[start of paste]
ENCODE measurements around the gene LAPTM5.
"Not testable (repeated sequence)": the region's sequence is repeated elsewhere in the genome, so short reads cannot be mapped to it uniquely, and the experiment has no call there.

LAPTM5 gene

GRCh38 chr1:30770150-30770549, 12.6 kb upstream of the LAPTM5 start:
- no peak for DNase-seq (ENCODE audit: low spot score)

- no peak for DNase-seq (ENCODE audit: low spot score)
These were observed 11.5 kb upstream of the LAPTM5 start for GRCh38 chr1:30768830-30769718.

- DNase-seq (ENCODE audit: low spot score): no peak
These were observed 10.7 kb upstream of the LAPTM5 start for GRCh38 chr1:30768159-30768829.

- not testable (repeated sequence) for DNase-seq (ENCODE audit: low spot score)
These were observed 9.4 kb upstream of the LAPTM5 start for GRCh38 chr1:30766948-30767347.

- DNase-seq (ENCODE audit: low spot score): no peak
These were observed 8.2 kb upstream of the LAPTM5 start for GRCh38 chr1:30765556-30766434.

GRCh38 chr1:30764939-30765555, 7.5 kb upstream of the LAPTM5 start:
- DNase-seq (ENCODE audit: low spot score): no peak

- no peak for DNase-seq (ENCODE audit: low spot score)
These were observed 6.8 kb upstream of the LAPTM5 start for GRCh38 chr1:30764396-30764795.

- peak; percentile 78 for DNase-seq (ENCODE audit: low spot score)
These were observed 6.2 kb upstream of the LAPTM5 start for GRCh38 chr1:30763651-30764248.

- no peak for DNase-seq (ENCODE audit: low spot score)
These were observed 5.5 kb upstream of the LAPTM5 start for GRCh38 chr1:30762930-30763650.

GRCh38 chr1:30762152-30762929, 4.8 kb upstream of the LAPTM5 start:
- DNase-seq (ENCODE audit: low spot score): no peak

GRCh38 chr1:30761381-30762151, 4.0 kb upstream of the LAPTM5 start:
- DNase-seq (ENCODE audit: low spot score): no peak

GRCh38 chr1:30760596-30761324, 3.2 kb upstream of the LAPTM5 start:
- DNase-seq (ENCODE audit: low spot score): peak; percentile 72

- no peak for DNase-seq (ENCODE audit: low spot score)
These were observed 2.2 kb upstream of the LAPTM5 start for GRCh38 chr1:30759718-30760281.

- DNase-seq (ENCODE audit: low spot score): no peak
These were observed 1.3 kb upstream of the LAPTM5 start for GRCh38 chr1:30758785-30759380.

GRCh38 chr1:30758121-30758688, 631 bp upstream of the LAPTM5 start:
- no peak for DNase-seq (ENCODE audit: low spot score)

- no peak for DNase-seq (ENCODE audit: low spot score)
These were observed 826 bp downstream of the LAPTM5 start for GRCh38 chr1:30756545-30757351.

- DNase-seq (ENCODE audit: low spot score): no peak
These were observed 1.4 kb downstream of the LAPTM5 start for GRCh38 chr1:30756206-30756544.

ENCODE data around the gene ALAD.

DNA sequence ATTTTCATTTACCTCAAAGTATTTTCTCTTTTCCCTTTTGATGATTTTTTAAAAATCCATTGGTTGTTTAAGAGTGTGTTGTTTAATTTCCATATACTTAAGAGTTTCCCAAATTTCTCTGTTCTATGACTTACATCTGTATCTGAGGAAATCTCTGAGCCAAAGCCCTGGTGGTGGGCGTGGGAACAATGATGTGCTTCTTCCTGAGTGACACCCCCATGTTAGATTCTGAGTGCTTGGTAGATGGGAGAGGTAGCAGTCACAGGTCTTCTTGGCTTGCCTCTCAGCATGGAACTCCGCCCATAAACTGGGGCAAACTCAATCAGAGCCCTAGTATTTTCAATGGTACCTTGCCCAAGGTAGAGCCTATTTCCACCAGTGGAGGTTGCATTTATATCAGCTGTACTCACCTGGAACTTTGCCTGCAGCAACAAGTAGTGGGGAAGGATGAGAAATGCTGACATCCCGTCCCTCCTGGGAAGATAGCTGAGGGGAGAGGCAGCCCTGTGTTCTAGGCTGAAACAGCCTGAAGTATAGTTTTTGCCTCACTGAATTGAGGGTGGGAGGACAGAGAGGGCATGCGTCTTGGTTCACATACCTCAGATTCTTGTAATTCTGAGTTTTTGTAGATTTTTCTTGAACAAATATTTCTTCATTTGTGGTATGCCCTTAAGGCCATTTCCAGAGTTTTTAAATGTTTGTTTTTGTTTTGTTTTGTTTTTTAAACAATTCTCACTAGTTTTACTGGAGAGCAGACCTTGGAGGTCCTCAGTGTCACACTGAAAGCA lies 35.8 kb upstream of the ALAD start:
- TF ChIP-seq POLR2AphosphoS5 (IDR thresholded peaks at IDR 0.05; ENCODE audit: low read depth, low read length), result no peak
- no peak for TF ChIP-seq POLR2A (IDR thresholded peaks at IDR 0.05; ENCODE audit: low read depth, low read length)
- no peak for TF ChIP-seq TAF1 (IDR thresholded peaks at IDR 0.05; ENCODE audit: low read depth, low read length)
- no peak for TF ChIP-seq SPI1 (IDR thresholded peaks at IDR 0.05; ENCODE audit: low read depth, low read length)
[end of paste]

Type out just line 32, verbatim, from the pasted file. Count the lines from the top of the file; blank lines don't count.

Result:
GRCh38 chr1:30758121-30758688, 631 bp upstream of the LAPTM5 start: